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October 17, 2008

Press Release: Martinsville Bulletin Friday, October 17, 2008

By KAREN THOMPSON - Bulletin Staff Writer

Several Virginia Museum of Natural History employees met in J. Frank Wilson Park recently to conduct an eco-survey that kicked off a park inventory project.

The VMNH has decided to make a list and collect pictures and samples of the various species in the park, according to Robin Jensen, youth education coordinator and green initiative coordinator at the museum.

The museum is working with the Virginia Master Naturalist Program to inventory the species found in Frank Wilson Park, Jensen said. However, "anybody who is interested" is invited to join them, she said.

The museum plans to create a brochure detailing some of the species in the park, and Jensen said officials also want to create an online database featuring pictures of samples discovered.

Dr. Richard Hoffman, curator and director of the Research Department, spoke to the employees about techniques used to inventory insects. While collecting samples by hand is effective, he said, it often is slow and tedious. He discussed other methods of collecting insects that are easier and can collect more species.
"We're just kind of learning" about inventory, Jensen said.

Two methods Hoffman suggested are light traps and pit-fall traps. In light traps, a black light is suspended above a bucket. Insects flock to the light and fall down, where they are trapped inside. Hoffman said that this type of trap is so effective, a column of insects will form around it as "thick as water."

The other method, pit-falling, involves digging and placing a bucket filled with formaldehyde and antifreeze into a hole. After the trap is camouflaged, insects unsuspectingly crawl into it and become trapped. Researchers can then return to the trap and collect species. These traps can be left for days or even weeks and can collect numerous insects.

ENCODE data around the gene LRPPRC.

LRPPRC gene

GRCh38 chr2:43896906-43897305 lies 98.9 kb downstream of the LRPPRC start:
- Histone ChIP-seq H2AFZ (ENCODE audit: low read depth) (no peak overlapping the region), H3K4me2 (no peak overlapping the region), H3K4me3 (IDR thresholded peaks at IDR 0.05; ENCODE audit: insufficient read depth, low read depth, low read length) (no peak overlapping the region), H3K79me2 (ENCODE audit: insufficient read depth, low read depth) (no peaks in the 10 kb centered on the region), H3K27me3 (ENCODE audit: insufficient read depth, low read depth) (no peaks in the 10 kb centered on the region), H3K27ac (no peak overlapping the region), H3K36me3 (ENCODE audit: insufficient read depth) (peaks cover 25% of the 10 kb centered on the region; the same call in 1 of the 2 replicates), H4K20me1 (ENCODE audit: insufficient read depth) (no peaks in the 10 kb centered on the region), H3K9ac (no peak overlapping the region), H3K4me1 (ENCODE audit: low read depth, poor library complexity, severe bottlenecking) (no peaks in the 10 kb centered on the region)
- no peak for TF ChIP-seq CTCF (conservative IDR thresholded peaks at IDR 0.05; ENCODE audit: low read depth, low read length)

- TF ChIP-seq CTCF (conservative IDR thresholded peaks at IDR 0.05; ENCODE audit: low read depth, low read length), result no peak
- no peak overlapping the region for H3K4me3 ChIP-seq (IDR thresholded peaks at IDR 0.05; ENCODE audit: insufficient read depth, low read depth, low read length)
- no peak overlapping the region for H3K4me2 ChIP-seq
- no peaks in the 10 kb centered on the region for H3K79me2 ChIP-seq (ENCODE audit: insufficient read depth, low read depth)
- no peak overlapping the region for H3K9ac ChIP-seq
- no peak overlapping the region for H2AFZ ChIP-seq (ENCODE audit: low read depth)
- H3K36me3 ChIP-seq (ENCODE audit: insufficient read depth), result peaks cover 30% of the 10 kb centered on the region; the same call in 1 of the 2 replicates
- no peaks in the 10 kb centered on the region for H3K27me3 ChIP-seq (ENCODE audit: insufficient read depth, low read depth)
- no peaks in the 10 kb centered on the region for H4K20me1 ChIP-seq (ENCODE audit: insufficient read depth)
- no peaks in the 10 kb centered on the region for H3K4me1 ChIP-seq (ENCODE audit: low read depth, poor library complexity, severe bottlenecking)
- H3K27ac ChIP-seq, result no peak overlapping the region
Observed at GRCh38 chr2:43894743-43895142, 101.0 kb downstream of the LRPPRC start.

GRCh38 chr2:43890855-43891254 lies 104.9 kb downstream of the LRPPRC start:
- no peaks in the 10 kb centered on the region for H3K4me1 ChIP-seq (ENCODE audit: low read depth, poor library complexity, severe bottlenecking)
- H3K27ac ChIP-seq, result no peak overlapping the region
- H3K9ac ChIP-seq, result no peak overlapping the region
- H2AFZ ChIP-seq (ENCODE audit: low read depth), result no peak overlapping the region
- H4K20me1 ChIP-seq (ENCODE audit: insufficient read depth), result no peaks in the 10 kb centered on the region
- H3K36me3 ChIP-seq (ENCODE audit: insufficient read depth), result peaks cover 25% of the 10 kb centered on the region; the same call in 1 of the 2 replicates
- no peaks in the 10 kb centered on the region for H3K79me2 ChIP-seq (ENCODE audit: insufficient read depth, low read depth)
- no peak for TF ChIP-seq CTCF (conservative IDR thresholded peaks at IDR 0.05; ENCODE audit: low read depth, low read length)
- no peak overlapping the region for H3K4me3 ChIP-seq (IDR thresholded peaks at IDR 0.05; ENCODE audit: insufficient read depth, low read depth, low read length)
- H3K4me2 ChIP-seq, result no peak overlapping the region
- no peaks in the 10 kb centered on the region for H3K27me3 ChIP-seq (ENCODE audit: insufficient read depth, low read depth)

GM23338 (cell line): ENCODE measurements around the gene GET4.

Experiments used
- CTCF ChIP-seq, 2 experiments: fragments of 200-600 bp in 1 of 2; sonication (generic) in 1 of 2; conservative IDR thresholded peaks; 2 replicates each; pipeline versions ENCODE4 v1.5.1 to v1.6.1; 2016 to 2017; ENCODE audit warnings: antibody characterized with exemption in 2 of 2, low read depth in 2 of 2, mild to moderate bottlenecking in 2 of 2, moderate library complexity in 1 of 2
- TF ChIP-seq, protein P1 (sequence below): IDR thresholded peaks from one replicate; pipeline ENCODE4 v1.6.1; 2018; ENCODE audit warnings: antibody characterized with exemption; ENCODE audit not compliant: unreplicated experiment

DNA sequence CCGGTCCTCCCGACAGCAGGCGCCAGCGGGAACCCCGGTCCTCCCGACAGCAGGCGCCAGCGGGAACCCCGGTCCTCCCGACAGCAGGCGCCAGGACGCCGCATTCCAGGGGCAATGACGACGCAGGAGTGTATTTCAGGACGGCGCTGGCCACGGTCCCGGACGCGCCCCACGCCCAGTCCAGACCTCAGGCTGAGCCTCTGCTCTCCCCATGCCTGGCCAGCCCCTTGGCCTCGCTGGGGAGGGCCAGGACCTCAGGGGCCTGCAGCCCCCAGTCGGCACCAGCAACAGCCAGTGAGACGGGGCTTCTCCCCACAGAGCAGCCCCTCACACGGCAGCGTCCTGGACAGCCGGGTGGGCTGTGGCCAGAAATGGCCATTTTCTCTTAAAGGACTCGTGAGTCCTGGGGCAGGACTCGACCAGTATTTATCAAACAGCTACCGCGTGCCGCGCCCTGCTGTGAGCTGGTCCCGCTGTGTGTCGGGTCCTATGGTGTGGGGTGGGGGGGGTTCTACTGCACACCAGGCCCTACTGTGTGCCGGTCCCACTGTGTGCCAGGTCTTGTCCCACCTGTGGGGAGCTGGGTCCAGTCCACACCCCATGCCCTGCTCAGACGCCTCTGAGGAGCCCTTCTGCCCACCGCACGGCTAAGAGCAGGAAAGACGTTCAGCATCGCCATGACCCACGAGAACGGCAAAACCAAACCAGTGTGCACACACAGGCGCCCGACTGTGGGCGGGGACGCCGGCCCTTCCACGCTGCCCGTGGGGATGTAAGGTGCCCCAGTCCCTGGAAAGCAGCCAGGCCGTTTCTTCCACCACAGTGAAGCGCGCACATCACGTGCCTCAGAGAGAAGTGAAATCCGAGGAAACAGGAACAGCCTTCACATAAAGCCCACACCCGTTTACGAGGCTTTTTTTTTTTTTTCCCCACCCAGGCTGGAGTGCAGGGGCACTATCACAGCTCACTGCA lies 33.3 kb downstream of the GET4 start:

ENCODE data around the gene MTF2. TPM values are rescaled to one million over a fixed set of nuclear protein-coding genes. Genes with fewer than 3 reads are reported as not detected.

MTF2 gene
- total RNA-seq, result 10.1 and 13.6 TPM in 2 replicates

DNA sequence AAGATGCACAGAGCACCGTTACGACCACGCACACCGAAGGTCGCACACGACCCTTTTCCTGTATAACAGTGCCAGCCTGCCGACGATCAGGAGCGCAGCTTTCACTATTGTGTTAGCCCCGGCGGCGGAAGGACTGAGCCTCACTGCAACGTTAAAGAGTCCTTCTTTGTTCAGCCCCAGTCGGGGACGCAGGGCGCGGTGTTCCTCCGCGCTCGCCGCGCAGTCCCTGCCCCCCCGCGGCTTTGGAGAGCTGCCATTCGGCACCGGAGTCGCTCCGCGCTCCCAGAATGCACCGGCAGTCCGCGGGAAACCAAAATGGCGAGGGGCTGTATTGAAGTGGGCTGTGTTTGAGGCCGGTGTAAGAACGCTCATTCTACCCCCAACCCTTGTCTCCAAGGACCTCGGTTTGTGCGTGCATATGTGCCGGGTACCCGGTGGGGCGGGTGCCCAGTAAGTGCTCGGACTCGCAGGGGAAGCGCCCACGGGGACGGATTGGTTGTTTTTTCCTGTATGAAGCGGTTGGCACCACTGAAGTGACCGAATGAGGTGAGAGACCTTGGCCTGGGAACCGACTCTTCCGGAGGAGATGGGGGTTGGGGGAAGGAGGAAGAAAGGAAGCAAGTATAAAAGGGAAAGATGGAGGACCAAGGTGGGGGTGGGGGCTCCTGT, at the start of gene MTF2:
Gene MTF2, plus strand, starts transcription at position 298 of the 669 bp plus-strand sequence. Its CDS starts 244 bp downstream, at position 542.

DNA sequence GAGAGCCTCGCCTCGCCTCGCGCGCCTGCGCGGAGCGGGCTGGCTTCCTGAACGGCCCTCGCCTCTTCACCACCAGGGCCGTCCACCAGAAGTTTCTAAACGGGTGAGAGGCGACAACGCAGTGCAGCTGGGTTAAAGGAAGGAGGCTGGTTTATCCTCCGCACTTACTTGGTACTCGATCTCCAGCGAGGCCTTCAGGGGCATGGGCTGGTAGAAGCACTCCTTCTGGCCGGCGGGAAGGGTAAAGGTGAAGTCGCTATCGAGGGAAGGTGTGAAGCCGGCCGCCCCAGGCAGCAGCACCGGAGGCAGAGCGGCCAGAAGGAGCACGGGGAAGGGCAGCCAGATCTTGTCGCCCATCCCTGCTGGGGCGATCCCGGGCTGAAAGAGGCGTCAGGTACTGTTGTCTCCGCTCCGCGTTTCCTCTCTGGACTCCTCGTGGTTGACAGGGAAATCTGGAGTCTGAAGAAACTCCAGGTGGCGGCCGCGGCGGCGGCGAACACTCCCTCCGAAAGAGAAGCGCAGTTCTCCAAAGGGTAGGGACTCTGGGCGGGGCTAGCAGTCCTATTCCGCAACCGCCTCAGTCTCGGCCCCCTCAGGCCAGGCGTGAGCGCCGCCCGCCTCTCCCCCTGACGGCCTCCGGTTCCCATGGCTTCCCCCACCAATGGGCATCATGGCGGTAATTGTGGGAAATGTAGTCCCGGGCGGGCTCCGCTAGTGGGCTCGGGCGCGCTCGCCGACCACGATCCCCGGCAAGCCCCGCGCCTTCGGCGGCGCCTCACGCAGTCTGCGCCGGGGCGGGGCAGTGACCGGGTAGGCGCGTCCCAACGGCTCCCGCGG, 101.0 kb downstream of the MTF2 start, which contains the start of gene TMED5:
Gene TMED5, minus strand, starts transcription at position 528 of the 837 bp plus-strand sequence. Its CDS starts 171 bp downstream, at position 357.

Other techniques include sweeping nets in tall grass to collect species; digging under fallen logs and branches; and closely inspecting the bark of trees for insects that may live there.

The group also began work on an inventory of trees. The trees in the park are first marked by a GPS unit. Their leaves and bark are studied to identify the species, said Jensen. Then, the tree's circumference and height are measured to estimate the age of the tree. Heights are estimated using a tool called a tangent height gauge and different equations.

The inventory will be an on-going process, and Jensen said the museum hopes to involve members of the community and schools in the work. In addition to inventorying insects and trees, the VMNH also will list flowers, fungi and mammals that live in the park.

For more information, contact the museum at 634-4141.

 

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